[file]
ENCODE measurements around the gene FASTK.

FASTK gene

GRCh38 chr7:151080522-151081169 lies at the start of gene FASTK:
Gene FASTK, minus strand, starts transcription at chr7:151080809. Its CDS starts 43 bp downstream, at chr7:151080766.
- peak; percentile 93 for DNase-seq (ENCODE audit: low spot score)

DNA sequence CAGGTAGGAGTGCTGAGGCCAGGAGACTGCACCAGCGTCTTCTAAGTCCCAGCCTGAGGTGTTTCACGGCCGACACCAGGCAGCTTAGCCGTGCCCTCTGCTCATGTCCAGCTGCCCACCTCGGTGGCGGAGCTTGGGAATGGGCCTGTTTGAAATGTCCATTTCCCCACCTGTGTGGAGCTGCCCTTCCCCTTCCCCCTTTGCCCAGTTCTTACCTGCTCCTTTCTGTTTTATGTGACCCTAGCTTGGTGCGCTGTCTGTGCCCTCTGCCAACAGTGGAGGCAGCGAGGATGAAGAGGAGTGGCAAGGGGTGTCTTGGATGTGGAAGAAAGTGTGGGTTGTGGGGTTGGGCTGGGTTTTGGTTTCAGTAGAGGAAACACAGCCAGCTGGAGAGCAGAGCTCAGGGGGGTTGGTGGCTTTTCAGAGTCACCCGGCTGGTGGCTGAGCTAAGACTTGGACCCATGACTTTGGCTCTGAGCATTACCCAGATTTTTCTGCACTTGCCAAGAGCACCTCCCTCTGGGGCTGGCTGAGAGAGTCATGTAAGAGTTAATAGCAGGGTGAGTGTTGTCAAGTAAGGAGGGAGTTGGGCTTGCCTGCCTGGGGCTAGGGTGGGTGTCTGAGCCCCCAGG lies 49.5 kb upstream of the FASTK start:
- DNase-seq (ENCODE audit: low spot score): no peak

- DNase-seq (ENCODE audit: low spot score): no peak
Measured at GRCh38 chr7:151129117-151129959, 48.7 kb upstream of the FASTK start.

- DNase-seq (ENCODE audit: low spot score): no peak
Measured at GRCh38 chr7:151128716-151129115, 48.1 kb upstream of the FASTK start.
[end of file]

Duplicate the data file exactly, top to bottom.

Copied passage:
ENCODE measurements around the gene FASTK.

FASTK gene

GRCh38 chr7:151080522-151081169 lies at the start of gene FASTK:
Gene FASTK, minus strand, starts transcription at chr7:151080809. Its CDS starts 43 bp downstream, at chr7:151080766.
- peak; percentile 93 for DNase-seq (ENCODE audit: low spot score)

DNA sequence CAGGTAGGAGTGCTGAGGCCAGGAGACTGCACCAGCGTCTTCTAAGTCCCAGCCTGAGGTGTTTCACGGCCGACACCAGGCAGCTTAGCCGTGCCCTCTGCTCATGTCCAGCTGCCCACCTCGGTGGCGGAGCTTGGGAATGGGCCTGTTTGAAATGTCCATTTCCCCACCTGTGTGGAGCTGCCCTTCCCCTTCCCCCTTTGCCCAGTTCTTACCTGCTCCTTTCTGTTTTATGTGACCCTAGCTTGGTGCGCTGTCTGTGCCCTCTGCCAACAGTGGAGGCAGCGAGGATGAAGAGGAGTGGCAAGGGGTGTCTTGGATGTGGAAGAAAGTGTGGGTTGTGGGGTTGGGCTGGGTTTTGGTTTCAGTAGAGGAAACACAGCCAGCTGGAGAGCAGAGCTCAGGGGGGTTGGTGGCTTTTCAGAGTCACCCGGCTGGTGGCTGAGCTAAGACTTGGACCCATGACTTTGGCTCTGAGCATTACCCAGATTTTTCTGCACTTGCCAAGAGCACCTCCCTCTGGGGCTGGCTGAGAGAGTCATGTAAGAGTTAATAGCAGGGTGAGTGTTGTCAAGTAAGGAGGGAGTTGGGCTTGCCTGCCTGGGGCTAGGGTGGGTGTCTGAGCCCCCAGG lies 49.5 kb upstream of the FASTK start:
- DNase-seq (ENCODE audit: low spot score): no peak

- DNase-seq (ENCODE audit: low spot score): no peak
Measured at GRCh38 chr7:151129117-151129959, 48.7 kb upstream of the FASTK start.

- DNase-seq (ENCODE audit: low spot score): no peak
Measured at GRCh38 chr7:151128716-151129115, 48.1 kb upstream of the FASTK start.